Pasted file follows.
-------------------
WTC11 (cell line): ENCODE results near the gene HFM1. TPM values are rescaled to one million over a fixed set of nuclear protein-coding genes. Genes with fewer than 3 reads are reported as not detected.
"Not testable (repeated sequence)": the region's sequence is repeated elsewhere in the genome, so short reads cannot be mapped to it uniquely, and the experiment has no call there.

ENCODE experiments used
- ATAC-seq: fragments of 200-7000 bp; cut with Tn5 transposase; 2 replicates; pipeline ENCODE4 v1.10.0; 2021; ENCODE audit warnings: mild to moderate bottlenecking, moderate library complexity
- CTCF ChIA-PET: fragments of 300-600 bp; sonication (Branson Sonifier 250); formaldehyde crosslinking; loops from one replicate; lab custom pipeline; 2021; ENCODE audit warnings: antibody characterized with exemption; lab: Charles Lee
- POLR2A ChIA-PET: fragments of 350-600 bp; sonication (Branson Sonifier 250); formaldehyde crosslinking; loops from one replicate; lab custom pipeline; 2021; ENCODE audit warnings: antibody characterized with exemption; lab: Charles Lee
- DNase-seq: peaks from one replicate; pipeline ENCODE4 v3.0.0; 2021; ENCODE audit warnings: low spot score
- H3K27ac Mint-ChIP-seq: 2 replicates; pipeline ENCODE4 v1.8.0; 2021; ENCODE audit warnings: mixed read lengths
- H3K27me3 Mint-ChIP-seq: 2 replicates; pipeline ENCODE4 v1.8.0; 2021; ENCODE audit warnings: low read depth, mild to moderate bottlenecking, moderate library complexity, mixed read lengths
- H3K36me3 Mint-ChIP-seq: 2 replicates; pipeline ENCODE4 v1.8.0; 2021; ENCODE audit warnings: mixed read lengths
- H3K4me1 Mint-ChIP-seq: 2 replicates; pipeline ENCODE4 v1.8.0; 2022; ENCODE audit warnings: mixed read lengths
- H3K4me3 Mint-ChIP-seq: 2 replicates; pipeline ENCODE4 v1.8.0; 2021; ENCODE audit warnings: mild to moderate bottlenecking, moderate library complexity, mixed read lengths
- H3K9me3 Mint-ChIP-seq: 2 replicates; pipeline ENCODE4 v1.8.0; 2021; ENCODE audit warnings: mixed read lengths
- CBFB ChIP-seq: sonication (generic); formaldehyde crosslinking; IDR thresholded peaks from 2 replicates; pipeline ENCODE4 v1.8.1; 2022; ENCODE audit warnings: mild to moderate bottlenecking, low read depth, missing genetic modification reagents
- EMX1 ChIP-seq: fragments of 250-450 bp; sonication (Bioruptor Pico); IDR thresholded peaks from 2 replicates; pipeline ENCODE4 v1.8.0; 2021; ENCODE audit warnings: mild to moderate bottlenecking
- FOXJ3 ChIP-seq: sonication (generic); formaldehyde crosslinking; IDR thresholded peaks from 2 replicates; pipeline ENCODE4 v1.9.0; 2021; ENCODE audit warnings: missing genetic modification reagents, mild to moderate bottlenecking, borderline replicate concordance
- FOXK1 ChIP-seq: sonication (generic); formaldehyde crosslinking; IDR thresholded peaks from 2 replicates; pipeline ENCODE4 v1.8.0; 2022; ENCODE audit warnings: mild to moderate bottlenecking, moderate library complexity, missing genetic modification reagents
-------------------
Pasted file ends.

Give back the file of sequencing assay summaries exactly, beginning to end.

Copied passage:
WTC11 (cell line): ENCODE results near the gene HFM1. TPM values are rescaled to one million over a fixed set of nuclear protein-coding genes. Genes with fewer than 3 reads are reported as not detected.
"Not testable (repeated sequence)": the region's sequence is repeated elsewhere in the genome, so short reads cannot be mapped to it uniquely, and the experiment has no call there.

ENCODE experiments used
- ATAC-seq: fragments of 200-7000 bp; cut with Tn5 transposase; 2 replicates; pipeline ENCODE4 v1.10.0; 2021; ENCODE audit warnings: mild to moderate bottlenecking, moderate library complexity
- CTCF ChIA-PET: fragments of 300-600 bp; sonication (Branson Sonifier 250); formaldehyde crosslinking; loops from one replicate; lab custom pipeline; 2021; ENCODE audit warnings: antibody characterized with exemption; lab: Charles Lee
- POLR2A ChIA-PET: fragments of 350-600 bp; sonication (Branson Sonifier 250); formaldehyde crosslinking; loops from one replicate; lab custom pipeline; 2021; ENCODE audit warnings: antibody characterized with exemption; lab: Charles Lee
- DNase-seq: peaks from one replicate; pipeline ENCODE4 v3.0.0; 2021; ENCODE audit warnings: low spot score
- H3K27ac Mint-ChIP-seq: 2 replicates; pipeline ENCODE4 v1.8.0; 2021; ENCODE audit warnings: mixed read lengths
- H3K27me3 Mint-ChIP-seq: 2 replicates; pipeline ENCODE4 v1.8.0; 2021; ENCODE audit warnings: low read depth, mild to moderate bottlenecking, moderate library complexity, mixed read lengths
- H3K36me3 Mint-ChIP-seq: 2 replicates; pipeline ENCODE4 v1.8.0; 2021; ENCODE audit warnings: mixed read lengths
- H3K4me1 Mint-ChIP-seq: 2 replicates; pipeline ENCODE4 v1.8.0; 2022; ENCODE audit warnings: mixed read lengths
- H3K4me3 Mint-ChIP-seq: 2 replicates; pipeline ENCODE4 v1.8.0; 2021; ENCODE audit warnings: mild to moderate bottlenecking, moderate library complexity, mixed read lengths
- H3K9me3 Mint-ChIP-seq: 2 replicates; pipeline ENCODE4 v1.8.0; 2021; ENCODE audit warnings: mixed read lengths
- CBFB ChIP-seq: sonication (generic); formaldehyde crosslinking; IDR thresholded peaks from 2 replicates; pipeline ENCODE4 v1.8.1; 2022; ENCODE audit warnings: mild to moderate bottlenecking, low read depth, missing genetic modification reagents
- EMX1 ChIP-seq: fragments of 250-450 bp; sonication (Bioruptor Pico); IDR thresholded peaks from 2 replicates; pipeline ENCODE4 v1.8.0; 2021; ENCODE audit warnings: mild to moderate bottlenecking
- FOXJ3 ChIP-seq: sonication (generic); formaldehyde crosslinking; IDR thresholded peaks from 2 replicates; pipeline ENCODE4 v1.9.0; 2021; ENCODE audit warnings: missing genetic modification reagents, mild to moderate bottlenecking, borderline replicate concordance
- FOXK1 ChIP-seq: sonication (generic); formaldehyde crosslinking; IDR thresholded peaks from 2 replicates; pipeline ENCODE4 v1.8.0; 2022; ENCODE audit warnings: mild to moderate bottlenecking, moderate library complexity, missing genetic modification reagents